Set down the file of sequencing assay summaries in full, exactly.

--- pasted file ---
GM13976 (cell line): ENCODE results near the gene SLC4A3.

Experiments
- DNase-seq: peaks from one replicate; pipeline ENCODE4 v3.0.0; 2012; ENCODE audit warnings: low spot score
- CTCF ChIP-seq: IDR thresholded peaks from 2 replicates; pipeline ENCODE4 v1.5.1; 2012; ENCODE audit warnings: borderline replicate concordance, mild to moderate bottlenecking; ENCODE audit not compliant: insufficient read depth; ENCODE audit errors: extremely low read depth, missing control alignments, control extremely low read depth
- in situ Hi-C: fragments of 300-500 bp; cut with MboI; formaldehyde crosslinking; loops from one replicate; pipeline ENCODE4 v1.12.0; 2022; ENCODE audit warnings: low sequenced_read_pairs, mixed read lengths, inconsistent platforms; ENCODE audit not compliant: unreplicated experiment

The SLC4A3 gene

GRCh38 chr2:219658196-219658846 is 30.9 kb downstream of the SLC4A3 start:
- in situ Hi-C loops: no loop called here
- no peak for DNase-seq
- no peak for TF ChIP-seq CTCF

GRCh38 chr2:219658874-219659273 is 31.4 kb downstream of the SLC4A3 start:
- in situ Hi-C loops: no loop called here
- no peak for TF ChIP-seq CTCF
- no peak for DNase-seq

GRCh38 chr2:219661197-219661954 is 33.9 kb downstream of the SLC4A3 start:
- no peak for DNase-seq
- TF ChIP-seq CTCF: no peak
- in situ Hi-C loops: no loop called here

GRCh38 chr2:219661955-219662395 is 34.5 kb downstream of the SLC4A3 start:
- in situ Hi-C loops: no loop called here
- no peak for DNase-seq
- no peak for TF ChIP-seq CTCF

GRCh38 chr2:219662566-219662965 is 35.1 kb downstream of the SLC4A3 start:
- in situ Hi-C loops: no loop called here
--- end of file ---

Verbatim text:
GM13976 (cell line): ENCODE results near the gene SLC4A3.

Experiments
- DNase-seq: peaks from one replicate; pipeline ENCODE4 v3.0.0; 2012; ENCODE audit warnings: low spot score
- CTCF ChIP-seq: IDR thresholded peaks from 2 replicates; pipeline ENCODE4 v1.5.1; 2012; ENCODE audit warnings: borderline replicate concordance, mild to moderate bottlenecking; ENCODE audit not compliant: insufficient read depth; ENCODE audit errors: extremely low read depth, missing control alignments, control extremely low read depth
- in situ Hi-C: fragments of 300-500 bp; cut with MboI; formaldehyde crosslinking; loops from one replicate; pipeline ENCODE4 v1.12.0; 2022; ENCODE audit warnings: low sequenced_read_pairs, mixed read lengths, inconsistent platforms; ENCODE audit not compliant: unreplicated experiment

The SLC4A3 gene

GRCh38 chr2:219658196-219658846 is 30.9 kb downstream of the SLC4A3 start:
- in situ Hi-C loops: no loop called here
- no peak for DNase-seq
- no peak for TF ChIP-seq CTCF

GRCh38 chr2:219658874-219659273 is 31.4 kb downstream of the SLC4A3 start:
- in situ Hi-C loops: no loop called here
- no peak for TF ChIP-seq CTCF
- no peak for DNase-seq

GRCh38 chr2:219661197-219661954 is 33.9 kb downstream of the SLC4A3 start:
- no peak for DNase-seq
- TF ChIP-seq CTCF: no peak
- in situ Hi-C loops: no loop called here

GRCh38 chr2:219661955-219662395 is 34.5 kb downstream of the SLC4A3 start:
- in situ Hi-C loops: no loop called here
- no peak for DNase-seq
- no peak for TF ChIP-seq CTCF

GRCh38 chr2:219662566-219662965 is 35.1 kb downstream of the SLC4A3 start:
- in situ Hi-C loops: no loop called here